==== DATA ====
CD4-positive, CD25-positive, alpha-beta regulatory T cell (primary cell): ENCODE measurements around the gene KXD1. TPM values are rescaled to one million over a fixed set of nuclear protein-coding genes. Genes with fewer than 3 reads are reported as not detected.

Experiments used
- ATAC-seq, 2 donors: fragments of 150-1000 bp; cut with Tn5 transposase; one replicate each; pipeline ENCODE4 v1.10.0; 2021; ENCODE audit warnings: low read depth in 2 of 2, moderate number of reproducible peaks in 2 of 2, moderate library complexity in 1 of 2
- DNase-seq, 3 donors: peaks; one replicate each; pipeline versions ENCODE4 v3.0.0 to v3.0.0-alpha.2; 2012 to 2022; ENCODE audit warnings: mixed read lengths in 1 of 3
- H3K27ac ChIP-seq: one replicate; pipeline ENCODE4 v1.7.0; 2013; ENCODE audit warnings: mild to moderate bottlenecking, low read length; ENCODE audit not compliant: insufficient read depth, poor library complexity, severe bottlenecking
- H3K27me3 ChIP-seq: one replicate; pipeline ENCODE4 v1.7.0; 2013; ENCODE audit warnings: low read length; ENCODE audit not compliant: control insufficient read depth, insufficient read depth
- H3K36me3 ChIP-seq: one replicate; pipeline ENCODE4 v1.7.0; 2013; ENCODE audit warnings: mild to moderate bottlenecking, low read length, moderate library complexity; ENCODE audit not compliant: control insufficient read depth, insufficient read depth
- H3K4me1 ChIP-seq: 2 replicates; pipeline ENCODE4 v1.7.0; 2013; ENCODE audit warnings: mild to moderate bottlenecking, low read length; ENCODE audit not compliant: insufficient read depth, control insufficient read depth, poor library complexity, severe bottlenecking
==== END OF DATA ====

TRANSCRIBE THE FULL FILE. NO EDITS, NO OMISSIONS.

CD4-positive, CD25-positive, alpha-beta regulatory T cell (primary cell): ENCODE measurements around the gene KXD1. TPM values are rescaled to one million over a fixed set of nuclear protein-coding genes. Genes with fewer than 3 reads are reported as not detected.

Experiments used
- ATAC-seq, 2 donors: fragments of 150-1000 bp; cut with Tn5 transposase; one replicate each; pipeline ENCODE4 v1.10.0; 2021; ENCODE audit warnings: low read depth in 2 of 2, moderate number of reproducible peaks in 2 of 2, moderate library complexity in 1 of 2
- DNase-seq, 3 donors: peaks; one replicate each; pipeline versions ENCODE4 v3.0.0 to v3.0.0-alpha.2; 2012 to 2022; ENCODE audit warnings: mixed read lengths in 1 of 3
- H3K27ac ChIP-seq: one replicate; pipeline ENCODE4 v1.7.0; 2013; ENCODE audit warnings: mild to moderate bottlenecking, low read length; ENCODE audit not compliant: insufficient read depth, poor library complexity, severe bottlenecking
- H3K27me3 ChIP-seq: one replicate; pipeline ENCODE4 v1.7.0; 2013; ENCODE audit warnings: low read length; ENCODE audit not compliant: control insufficient read depth, insufficient read depth
- H3K36me3 ChIP-seq: one replicate; pipeline ENCODE4 v1.7.0; 2013; ENCODE audit warnings: mild to moderate bottlenecking, low read length, moderate library complexity; ENCODE audit not compliant: control insufficient read depth, insufficient read depth
- H3K4me1 ChIP-seq: 2 replicates; pipeline ENCODE4 v1.7.0; 2013; ENCODE audit warnings: mild to moderate bottlenecking, low read length; ENCODE audit not compliant: insufficient read depth, control insufficient read depth, poor library complexity, severe bottlenecking